Splinter Cell: Conviction (Impressions and Review Notes)I played Splinter Cell: Convicion (360 version) for about an hour, courtesy of Gamefly--maybe a little more than an hour, but certainly not two.
It's highly polished, but it wasn't my kind of game. I've increasingly turned away from "the kill is the thrill" genre, and the Splinter Cell franchise has turned substantially in that direction. Stealth has been replaced with hyper-violence, including a macabre combo where after you murder someone in hand-to-hand combat, you then get to mark targets for execution, and on your command, your character disposes of them (complete with brain matter splatter--doesn't anyone get shot in the heart anymore?). You also get to interrogate suspects by finding objects in the environment and smashing their faces against them until they beg for mercy and give you information.
Non-lethal actions? Sorry, you must be in the wrong game.
Is it cool? Yes, there's certainly an element of cool, and quite a lot of bad-assery. The subtitle of this game should be I've Got Big Balls And I'm Swinging Them As Fast As I Can.
Is it grisly? Yes, it is, to the point where I actually felt a little uncomfortable.
The presentation is hyper-stylized (everyting about this game is "hyper'). Your objectives are written in gigantic letters on the environment, which is designer-speak for "THIS IS FU*KING COOL." And it is cool, and it is in your face, but I didn't really want something in my face, thanks very much.
Far less interesting than my own reactions to this game, though, are the reactions of the reviewers, particularly in regards to one issue.
Splinter Cell: Conviction has a short single-player campaign. Very short. Estimates of time to completion are generally in the 5-8 hour range.
In other words, if you buy the game for the single-player campaign only, you're getting what can only be described as terrible value for your money. And any review of the game should include a prominent mention about the campaign length, because reviews are all about whether you should spend your money to buy the game, and this could seriously affect your decision.
With that in mind, let's look at some reviews--or, more specifically, what mention they give to the single-player campaign length. Every mention. The number in parenthesis is the rating given by the review, translated into Metacritic's 1-100 scale.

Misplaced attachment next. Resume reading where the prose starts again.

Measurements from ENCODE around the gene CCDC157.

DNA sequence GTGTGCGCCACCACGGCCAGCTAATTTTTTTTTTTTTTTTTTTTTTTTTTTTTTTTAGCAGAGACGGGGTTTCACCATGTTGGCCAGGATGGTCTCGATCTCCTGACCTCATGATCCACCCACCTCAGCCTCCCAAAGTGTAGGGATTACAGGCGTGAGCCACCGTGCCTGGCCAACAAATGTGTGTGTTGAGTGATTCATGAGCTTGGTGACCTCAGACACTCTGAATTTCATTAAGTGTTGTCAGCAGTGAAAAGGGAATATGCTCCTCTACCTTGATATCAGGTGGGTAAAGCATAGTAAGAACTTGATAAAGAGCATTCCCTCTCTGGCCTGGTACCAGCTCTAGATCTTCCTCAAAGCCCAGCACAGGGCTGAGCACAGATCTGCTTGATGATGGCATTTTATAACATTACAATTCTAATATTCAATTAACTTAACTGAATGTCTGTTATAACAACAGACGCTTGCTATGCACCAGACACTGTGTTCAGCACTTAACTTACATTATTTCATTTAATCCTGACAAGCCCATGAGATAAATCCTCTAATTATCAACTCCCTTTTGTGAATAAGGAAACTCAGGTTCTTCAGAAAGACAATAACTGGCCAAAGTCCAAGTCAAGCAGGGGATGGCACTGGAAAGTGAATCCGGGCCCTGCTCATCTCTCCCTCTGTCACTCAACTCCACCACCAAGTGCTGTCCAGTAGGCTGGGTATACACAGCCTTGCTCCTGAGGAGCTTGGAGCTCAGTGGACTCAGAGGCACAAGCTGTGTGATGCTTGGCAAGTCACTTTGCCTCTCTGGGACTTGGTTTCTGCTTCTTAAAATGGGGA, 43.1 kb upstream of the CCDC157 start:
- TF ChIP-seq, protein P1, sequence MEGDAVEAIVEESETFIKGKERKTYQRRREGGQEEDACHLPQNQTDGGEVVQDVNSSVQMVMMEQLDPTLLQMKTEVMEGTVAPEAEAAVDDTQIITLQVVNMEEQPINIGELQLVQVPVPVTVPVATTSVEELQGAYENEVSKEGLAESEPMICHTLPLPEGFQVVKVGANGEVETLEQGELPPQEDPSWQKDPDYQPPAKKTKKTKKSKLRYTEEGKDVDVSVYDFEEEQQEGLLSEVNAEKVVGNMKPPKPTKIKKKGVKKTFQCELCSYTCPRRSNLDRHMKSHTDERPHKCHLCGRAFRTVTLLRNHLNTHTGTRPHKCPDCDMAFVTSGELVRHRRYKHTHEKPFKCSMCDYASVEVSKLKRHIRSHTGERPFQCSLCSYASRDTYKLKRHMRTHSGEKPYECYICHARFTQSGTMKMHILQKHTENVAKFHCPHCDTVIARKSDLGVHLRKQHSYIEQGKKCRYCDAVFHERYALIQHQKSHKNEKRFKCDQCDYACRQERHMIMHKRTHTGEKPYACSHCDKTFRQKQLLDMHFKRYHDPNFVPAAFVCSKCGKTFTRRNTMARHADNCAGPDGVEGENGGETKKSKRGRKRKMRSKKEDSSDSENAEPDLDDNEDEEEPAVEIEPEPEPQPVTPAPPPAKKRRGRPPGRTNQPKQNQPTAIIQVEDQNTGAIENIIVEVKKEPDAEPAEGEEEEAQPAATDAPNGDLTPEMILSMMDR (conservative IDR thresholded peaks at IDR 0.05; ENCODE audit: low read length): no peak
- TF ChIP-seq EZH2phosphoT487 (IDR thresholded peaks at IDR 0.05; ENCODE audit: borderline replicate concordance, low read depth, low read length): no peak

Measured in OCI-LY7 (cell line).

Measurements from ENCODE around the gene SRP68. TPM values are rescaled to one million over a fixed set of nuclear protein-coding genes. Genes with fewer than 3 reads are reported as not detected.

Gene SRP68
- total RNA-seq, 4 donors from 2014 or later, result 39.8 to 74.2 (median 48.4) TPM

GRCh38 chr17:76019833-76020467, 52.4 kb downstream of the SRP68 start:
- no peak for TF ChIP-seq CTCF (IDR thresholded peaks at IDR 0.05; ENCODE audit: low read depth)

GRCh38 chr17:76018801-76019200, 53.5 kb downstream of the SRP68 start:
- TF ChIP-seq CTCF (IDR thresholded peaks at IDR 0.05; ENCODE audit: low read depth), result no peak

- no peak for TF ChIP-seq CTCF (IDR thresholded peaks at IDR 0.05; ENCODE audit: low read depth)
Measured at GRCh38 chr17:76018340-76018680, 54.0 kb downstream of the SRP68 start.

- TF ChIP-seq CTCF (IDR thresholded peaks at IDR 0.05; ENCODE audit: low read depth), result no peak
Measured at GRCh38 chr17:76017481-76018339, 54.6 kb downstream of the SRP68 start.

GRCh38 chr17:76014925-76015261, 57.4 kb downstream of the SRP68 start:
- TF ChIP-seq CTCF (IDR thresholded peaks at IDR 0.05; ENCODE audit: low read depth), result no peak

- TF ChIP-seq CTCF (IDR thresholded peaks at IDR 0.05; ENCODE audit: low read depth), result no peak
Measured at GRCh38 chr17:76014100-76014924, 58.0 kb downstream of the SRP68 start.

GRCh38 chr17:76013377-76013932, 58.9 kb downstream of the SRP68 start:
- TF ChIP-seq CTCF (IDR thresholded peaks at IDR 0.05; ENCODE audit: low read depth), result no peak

Gamepro (100): These segments, including an exciting on-foot chase sequence, help keep the game fresh throughout the eight-hour experience...
While the single-player of Conviction might not scratch every itch fans of the franchise have...
I'll give you a preview: most review sites are bending over backwards not to criticize the length of the campaign. Instead, they use obtuse wording like Gamepro--"might not scratch every itch."
The Escapist (100): Not a single word.
IGN (93): The campaign is a brisk and enjoyable five-hour experience...While the single-player campaign won't take long to beat, even on Realistic difficulty, it's just one piece of the larger package...The single-player and co-op campaigns are short, but there's a lot of other things to do.
1UP (91): ...you might feel a little bit cheated if you pay full retail price for the game. Even with the multiplayer thrown in, you can expect to go through almost everything in the game once in well under ten hours..., while the game is very well put together, it's also over all-too-quickly; experienced gamers can probably expect the single-player campaign to last about five to six hours. That would be perfect for an episodic game or a budget-priced downloadable title, but no matter how high the production values, $60 for such a short experience feels a bit overpriced...Conviction's stylish presentation and intuitive cover mechanics prove that Ubisoft can make a highly polished product, but for the amount of game you get, the price seems sorely inflated.
That's certainly not obtuse. And I think it's entirely appropriate to give the game a high score, but warn people about the length.
Game Informer (90): Conviction’s single-player campaign is a finely crafted thrill ride...
I think that's code for "really short," but that's the only mention, however vague, of length.
Edge (80): Nothing.
Gamespot (80): ...given the ease of the short six-hour campaign--seven, perhaps, if you prefer silence to stridence...Brief campaign doesn't offer much challenge.
Eurogamer (70): By the end of the short single-player campaign...
That's right--one word: "short." That's quite a disappointment from Eurogamer, because I think their reviews are generally excellent.
Please note that I didn't cherry-pick these reviews; I tried to select major sites only. It amazes me that of all these prominent sites, only 1UP actually mentions the issue in any real detail. And since this is such a high-profile game, these weren't short reviews--there was time to mention everything else, seemingly.